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AVA Ocean: reinventing seabed harvesting


Ava is an old biblical term that means ‘living, breathing’. When used in the context of an innovative Norwegian ocean technology and seafood company, it refers to the living, breathing ocean. “There are so many high-value resources lying on the seabed. We believe that if we are to close the food gap, we need to utilise those high-value resources in a sustainable way,” explains Øystein Tvedt, CEO of Ava Ocean. Founded in Ålesund, Norway, in 2016, Ava Ocean is developing new ways of harvesting the abundant seafood resources of the seabed, in a gentle, yet effective manner.


“Scallop dredging technology has been banned in Norway since 1992,” he says. “But there are still (globally) over 1000 vessels out there using dredging across the oceans.” Dredging is a blanket ‘solution’ that destroys the seabed and everything in its path to get at the scallops. Instead, Ava has taken very advanced technologies used in the oil and gas industries and converted them to fishing, to collect scallops in a sustainable way: “Our harvesting units operate just above the seabed. A pumping solution creates a water flow, lifting the scallops into the basket with little to no damage to the seabed. A sorting mechanism can also return non-scallops to the seabed and there’s camera technology so we can see where it’s best to harvest. We call it precision harvesting. With AI, we can even live monitor the harvesting and collect data from the seabed. It helps us target the areas better, which is an important competitive advantage in making this type of fishery more efficient.”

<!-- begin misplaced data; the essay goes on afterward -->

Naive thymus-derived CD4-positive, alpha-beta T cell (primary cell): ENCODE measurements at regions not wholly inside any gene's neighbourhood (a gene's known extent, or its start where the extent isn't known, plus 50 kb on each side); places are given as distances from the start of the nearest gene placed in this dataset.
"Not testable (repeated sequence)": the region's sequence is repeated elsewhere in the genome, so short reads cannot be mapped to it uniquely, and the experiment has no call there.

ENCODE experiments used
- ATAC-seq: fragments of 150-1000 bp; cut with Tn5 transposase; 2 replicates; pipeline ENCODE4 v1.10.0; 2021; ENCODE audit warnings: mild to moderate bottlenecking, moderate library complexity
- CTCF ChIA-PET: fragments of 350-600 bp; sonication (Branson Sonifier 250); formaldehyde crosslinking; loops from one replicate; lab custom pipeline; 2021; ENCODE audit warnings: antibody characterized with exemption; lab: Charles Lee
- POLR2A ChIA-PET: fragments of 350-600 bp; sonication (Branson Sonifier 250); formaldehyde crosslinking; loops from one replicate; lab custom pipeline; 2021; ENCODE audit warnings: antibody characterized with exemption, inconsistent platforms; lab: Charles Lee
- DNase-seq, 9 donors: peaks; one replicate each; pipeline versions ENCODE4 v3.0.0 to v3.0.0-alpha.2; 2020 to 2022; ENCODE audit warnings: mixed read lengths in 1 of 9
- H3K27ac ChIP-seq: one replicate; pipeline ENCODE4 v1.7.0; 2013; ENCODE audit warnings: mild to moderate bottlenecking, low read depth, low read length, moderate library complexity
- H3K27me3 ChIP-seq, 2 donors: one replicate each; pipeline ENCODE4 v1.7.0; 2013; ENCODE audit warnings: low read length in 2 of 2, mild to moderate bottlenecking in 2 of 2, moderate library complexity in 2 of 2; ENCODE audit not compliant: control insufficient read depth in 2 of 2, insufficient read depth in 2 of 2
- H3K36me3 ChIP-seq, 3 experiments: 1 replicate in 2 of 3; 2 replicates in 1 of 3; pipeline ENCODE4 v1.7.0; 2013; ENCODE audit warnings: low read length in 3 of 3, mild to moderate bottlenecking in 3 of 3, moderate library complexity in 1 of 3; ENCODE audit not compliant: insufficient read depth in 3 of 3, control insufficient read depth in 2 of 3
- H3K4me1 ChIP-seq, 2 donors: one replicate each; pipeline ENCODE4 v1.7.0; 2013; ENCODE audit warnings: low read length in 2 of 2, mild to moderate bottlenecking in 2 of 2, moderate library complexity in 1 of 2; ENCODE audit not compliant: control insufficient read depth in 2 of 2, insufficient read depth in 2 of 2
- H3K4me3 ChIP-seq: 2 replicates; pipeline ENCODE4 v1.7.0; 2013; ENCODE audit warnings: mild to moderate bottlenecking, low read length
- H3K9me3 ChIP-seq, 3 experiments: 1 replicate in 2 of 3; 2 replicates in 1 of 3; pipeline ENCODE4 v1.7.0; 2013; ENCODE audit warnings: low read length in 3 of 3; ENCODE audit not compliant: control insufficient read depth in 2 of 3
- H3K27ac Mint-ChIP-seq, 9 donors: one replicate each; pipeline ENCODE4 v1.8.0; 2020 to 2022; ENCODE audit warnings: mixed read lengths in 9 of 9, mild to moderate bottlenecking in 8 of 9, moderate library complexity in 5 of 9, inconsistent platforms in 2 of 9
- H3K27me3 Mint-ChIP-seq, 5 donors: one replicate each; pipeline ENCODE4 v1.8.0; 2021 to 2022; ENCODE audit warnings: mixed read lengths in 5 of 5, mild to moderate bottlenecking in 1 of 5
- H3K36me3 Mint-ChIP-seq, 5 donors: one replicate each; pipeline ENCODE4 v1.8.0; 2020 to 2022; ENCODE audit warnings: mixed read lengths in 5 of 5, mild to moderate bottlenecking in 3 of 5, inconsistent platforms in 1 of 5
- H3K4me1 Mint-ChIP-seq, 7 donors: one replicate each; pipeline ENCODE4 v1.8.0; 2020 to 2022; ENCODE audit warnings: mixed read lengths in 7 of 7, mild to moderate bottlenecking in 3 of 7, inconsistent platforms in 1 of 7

Competitive advantage is key as Øystein and company try to revolutionise this segment of the fisheries industry. “We’re seeing that the industry is very interested in this better, modern, sustainable solution to harvesting. But it needs to compete with the dredge when it comes to efficiency and cost, and it needs to be scalable.” After five years developing their solution, since December 2022, the Arctic Pearl is the first vessel with this technology on board.

The sustainability of this solution is something that didn’t go unnoticed, attracting the likes of Ocean14, a specialised venture capital firm backed by the EIF under the EU’s Investment Plan for Europe, who made an equity investment in the company. “Talking to Ocean14, seeing the way they think, their purpose, their position in the blue economy, believing in sustainable fisheries and the way they’ve been working with fisheries, we saw that they could be a great investor and partner for us, trying to expand our solution out into the world. It was a perfect match,” Øystein explains.

As the company aims for its second project in 2024, they are acutely aware that effecting real change in an industry as traditional as fisheries will take time and needs to be managed carefully. “It’s all about theory of change, how to manage to have sustainable long-term change. We’re working really hard on doing that the proper way. We need to go forward and find solutions that work for fishermen, and we need to do it in a collaborative, thorough, step by step manner.”

Company: AVA Ocean

Type of business: fisheries

Financial Intermediary: Ocean14

Number of employees: 65

EIF financing: EFSI

Note: Following the recent withdrawal of the United Kingdom from the European Union, we are updating the relevant EIF.org pages.


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